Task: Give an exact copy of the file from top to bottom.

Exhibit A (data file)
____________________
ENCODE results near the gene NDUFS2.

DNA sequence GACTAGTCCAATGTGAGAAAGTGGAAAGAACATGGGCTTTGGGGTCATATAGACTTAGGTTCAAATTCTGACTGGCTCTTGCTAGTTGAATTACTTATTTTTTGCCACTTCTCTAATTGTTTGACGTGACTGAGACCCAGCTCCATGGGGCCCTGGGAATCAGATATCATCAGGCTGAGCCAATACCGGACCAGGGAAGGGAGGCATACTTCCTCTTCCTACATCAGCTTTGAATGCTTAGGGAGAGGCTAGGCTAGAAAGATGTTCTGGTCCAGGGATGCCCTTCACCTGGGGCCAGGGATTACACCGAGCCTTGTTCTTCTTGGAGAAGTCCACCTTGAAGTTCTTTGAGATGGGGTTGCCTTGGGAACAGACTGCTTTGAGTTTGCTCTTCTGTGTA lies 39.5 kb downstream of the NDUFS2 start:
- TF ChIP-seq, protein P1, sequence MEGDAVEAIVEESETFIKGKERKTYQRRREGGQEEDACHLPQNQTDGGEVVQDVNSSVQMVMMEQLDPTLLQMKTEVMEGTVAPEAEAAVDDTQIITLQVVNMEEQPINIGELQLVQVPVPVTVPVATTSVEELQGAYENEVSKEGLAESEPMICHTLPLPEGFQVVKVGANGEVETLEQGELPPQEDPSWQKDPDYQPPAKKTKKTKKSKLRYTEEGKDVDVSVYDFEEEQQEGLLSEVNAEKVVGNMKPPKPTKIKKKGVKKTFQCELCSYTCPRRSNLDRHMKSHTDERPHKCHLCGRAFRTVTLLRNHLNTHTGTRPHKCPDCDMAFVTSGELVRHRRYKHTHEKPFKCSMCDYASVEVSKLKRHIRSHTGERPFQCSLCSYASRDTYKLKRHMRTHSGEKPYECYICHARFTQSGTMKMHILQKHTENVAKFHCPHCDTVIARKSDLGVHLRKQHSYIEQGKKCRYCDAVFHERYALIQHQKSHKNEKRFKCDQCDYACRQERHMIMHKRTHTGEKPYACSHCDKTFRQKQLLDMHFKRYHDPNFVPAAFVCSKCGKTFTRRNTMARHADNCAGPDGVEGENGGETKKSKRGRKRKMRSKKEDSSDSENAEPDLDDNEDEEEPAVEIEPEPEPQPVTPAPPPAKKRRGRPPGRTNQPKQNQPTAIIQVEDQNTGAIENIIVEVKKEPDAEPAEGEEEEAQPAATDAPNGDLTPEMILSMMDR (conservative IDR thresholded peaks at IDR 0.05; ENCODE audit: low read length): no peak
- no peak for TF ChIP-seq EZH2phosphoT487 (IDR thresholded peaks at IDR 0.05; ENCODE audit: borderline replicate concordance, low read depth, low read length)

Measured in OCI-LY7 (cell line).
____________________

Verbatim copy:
ENCODE results near the gene NDUFS2.

DNA sequence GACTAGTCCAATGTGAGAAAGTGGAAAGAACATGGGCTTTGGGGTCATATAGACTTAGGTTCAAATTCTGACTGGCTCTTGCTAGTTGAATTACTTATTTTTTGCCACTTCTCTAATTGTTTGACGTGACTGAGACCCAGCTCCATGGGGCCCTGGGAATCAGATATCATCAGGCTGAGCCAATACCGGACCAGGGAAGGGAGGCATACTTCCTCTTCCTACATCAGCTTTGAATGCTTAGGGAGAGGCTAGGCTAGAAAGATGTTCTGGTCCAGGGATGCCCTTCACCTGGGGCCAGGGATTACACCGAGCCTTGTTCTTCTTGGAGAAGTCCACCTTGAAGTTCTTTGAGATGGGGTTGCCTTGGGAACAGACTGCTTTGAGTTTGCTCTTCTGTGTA lies 39.5 kb downstream of the NDUFS2 start:
- TF ChIP-seq, protein P1, sequence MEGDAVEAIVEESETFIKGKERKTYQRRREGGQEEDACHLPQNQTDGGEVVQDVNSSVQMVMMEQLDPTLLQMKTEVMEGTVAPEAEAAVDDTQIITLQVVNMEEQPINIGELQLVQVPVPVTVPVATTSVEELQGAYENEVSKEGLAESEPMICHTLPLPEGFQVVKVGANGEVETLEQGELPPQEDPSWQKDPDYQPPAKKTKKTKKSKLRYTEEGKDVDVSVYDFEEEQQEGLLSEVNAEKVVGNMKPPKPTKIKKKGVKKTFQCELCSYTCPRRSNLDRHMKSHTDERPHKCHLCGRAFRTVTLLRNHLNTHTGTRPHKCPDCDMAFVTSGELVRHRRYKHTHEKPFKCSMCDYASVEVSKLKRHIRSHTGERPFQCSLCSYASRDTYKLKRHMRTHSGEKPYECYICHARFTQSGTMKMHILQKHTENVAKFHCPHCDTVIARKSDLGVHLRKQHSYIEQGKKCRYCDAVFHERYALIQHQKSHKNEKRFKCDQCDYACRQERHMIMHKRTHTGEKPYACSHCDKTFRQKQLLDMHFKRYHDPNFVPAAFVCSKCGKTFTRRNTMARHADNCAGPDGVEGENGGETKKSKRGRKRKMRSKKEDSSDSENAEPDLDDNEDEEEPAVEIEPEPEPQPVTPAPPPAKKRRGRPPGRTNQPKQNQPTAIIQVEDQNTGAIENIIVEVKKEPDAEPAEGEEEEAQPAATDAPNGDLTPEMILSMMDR (conservative IDR thresholded peaks at IDR 0.05; ENCODE audit: low read length): no peak
- no peak for TF ChIP-seq EZH2phosphoT487 (IDR thresholded peaks at IDR 0.05; ENCODE audit: borderline replicate concordance, low read depth, low read length)

Measured in OCI-LY7 (cell line).